The bioinspiration lab develops instruments and techniques to explore mysteries of the deep sea for bioinspired design. With a focus on imaging, our technologies reveal novel views of marine organisms not otherwise possible, which we use to study the amazing adaptations animals have developed for life in a deep, cold, and dark environment.

We bring the laboratory into the ocean by developing minimally invasive techniques to understand physical-biological interaction using fine-scale measurements of organismal behavior in their natural environment. This instrumentation includes DeepPIV, a laser-based 2D imaging system that can be used to look through transparent tissues, and EyeRIS, a plenoptic camera system capable of imaging particle fields and tissue surface movement in 3D. In addition to these systems developed for deployment up to 4000 meter deep using remotely operated vehicles, we’re developing similar instrumentation for autonomous underwater vehicles to increase the spatial and temporal scale of our observations. Furthering the usefulness of these integrations, we’ve worked on enabling and integrating machine learning approaches to processing visual data through projects such as FathomNet and ML-tracking.

We also bring the ocean into the laboratory by using both novel and commonly used diagnostic engineering techniques to study biological and physical processes in more detail in a controlled environment, including shore-based and shipboard labs. This includes setups that use lasers or other advanced light sources to study morphology, locomotion, and fluid interactions in detail using highspeed cameras.

The lessons we learn during in-situ and laboratory studies can be used to improve ocean technology that advances exploration and discovery of our vastly underexplored ocean.

To bring the laboratory into the ocean, we develop less-invasive techniques to understand biological-physical interactions by furthering fine-scale measurements of organismal behavior and their physical and chemical environments. 

  • DeepPIV is an instrument that allows for high temporal and spatial resolution measurements of fluid motion that serves as a proxy for energetics, forces generated, transport, and performance (with Alana Sherman and Bruce Robison, MBARI). Deep particle Image Velocimetry (DeepPIV) has been used in novel ways to reconstruct 3D gelatinous structures using structured light.

  • Additional instrumentation developments in the short- and long-term involve coupling behavioral and environmental sensors (e.g., accelerometers, magnetometers, temperature, depth, salinity, light, dissolved oxygen) on minimally invasive platforms [ITAG: tagging package, collaboration with Aran Mooney (Woods Hole Oceanographic Institution) and Alex Shorter (University of Michigan), funded by The National Science Foundation Instrument Development for Biological Research program NSF-IDBR]

  • Mesobot: stereo tracking underwater vehicle, collaboration with Dana Yoerger (Woods Hole Oceanographic Institution) and Steve Rock (Stanford University), funded by The National Science Institute Ocean Technology and Interdisciplinary Coordination Program NSF-OTIC to allow for quantification of organismal behaviors (e.g., swimming, feeding, reproduction) in response to the environment (e.g., thermoclines, oxygen minimum zones) to understand when organismal behaviors are selected in specific environmental conditions, and to predict organismal response to a changing ocean.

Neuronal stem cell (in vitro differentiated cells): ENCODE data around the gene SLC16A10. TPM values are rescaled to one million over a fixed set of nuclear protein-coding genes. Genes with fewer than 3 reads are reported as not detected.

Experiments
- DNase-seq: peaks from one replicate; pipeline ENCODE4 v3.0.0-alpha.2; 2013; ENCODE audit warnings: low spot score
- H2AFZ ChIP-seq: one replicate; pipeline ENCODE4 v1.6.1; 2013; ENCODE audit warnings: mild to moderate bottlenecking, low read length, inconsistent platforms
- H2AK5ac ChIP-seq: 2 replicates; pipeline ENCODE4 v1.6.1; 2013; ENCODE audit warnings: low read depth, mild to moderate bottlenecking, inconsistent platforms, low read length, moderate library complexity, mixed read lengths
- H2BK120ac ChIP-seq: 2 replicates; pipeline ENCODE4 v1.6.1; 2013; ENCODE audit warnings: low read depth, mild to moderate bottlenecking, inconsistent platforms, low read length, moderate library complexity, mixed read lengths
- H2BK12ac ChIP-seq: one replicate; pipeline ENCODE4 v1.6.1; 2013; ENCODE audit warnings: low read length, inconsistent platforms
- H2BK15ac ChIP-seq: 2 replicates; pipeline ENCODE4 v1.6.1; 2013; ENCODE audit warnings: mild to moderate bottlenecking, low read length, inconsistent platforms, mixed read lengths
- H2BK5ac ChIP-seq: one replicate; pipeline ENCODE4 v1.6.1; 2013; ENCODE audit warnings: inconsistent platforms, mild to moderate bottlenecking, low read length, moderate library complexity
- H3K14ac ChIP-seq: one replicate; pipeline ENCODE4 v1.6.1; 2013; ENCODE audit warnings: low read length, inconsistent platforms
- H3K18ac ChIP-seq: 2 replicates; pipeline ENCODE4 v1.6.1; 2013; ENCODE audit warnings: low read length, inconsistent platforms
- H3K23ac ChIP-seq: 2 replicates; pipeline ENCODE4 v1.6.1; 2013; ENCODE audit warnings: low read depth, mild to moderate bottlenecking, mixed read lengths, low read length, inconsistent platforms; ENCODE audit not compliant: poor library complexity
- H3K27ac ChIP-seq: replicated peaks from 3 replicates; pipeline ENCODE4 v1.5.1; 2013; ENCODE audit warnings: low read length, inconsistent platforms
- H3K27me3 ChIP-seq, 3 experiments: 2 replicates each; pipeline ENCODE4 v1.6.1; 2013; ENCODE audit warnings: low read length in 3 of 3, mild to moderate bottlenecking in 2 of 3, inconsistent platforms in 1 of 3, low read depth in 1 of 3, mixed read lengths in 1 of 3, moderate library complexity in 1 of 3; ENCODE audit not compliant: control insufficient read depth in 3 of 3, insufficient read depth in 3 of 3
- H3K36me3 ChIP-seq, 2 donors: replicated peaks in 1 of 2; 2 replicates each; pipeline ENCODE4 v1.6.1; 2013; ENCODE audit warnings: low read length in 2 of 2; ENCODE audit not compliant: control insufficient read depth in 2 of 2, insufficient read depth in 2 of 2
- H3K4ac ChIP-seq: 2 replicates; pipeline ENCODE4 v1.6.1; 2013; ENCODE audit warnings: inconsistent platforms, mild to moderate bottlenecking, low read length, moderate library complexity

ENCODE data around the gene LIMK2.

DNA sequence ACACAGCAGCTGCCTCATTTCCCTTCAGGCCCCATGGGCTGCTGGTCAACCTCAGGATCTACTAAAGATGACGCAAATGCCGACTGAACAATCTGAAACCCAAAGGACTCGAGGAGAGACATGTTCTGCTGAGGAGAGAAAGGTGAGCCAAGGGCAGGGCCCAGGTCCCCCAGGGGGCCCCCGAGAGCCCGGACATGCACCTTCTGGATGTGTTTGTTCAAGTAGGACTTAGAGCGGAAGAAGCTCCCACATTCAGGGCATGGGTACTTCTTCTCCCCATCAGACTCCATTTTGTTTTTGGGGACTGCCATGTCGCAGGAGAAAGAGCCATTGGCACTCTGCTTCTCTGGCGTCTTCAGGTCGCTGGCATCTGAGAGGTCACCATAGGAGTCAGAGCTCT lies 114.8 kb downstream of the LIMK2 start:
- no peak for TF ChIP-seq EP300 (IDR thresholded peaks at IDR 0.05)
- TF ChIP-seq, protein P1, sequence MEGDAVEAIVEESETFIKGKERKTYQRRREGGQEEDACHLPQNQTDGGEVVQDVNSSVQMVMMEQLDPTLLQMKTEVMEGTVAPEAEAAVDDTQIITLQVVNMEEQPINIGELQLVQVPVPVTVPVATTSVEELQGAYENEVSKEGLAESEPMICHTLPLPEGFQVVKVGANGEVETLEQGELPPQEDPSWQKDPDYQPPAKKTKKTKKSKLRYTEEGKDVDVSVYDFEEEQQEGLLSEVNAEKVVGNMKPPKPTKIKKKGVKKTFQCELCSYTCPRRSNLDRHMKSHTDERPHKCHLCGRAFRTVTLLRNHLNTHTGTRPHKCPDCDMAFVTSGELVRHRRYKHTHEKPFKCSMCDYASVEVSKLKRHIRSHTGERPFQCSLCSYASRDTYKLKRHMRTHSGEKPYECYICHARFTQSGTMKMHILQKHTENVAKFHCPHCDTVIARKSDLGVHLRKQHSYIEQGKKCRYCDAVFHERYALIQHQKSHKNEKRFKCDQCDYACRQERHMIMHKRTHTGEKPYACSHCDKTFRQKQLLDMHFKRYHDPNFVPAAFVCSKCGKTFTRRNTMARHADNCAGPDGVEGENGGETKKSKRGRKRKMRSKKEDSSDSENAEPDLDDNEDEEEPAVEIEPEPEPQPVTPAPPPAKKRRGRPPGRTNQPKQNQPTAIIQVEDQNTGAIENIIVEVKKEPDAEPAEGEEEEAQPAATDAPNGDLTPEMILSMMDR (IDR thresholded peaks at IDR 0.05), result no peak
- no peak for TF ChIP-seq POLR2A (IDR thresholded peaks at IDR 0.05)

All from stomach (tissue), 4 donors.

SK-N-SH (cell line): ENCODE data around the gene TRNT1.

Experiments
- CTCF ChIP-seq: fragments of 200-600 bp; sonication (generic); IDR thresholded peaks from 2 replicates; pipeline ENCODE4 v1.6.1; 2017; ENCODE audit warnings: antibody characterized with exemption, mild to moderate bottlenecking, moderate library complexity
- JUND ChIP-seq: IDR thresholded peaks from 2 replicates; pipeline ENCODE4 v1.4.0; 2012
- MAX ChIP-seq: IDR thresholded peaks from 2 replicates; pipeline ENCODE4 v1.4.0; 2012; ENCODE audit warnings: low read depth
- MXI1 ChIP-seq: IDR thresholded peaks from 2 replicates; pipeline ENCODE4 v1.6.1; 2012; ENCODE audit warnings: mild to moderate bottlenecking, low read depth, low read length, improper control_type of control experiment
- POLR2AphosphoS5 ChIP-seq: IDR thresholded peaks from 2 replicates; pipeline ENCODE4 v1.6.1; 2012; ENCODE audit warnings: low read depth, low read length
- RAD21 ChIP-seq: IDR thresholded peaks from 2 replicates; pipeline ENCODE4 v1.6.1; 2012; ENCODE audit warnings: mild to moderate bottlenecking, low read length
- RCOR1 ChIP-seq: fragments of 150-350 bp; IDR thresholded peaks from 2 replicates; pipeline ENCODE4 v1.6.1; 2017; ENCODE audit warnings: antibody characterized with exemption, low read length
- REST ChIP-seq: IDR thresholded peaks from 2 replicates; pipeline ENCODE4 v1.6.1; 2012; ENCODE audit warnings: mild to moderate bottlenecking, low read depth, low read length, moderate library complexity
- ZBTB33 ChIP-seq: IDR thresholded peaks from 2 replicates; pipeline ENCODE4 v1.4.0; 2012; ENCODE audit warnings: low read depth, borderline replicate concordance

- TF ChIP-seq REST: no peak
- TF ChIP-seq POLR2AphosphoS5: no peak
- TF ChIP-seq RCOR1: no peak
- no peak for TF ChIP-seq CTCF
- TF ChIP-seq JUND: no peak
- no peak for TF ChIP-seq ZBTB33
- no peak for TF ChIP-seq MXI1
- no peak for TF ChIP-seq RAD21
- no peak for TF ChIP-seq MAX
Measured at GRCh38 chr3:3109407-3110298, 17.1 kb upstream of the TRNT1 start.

To bring the ocean into the laboratory, we employ both cutting edge and commonly used diagnostic techniques in engineering to study biological and physical processes in more detail. We collect organisms using SCUBA and ROVs and transport them into the laboratory to further investigate features that cannot be adequately understood using in situ methods. This is an active area of research with collaborative efforts on understanding

  • Giant larvacean ecology (with Bruce Robison, MBARI),

  • Tomopterid fluid interactions to enable agile swimming and maneuvering (with Karen Osborn, Smithsonian),

  • Mechanisms behind swimming by prayiid siphonophores (with Jack Costello and Sean Colin), arguably the largest organisms on our planet, and

  • Fluid interactions with benthic filter feeders (with James Barry, MBARI).

In addition, using small-scale robotics, rapid prototyping, and advanced, optically clear and soft materials, we can design and build mechanical mimics to investigate how marine systems function in detail, and evaluate optimization and performance. Not only do these mechanical mimics contribute to the understanding of systems being studied, they will also streamline the technological pipeline to apply these lessons learned more rapidly to underwater technology.



Boulais, O., B. Woodward, L. Lundsten, K. Barnard, B. Schlining, K.C. Bell, and K. Katija. 2020. FathomNet: An underwater image training database for ocean exploration and discovery. arXiv: 2007.00114.

Byron, M.L., D.W. Murphy, K. Katija, A.P. Hoover, J. Daniels, K. Garayev, D. Takagi, E. Kanso, B.J. Gemmell, M. Ruszczyk, and A. Santhanakrishnan. 2021. Metachronal motion across scales: Current challenges and future directions. Integrative and Comparative Biology, 61(5): 1674–1688.

Katija, K., B. Schlining, L. Lundsten, K. Barnard, G. Sainz, O. Boulais, B. Woodward, and K.L. Croff Bell. 2021. FathomNet: An open, underwater image repository for automated detection and classification of midwater and benthic animals. Marine Technology Society Journal, 55(3): 136–137.

Yoerger, D.R., A.F. Govindarajan, J.C. Howland, J.K. Llopiz, P.H. Wiebe, M. Curran, J. Fujii, D. Gomez-Ibanez, K. Katija, B.H. Robison, B.W. Hobson, M. Risi, and S.M. Rock. 2021. Mesobot: A hybrid underwater robot for multidisciplinary investigation of the ocean twilight zone. Science Robotics, 6(55): 1–22.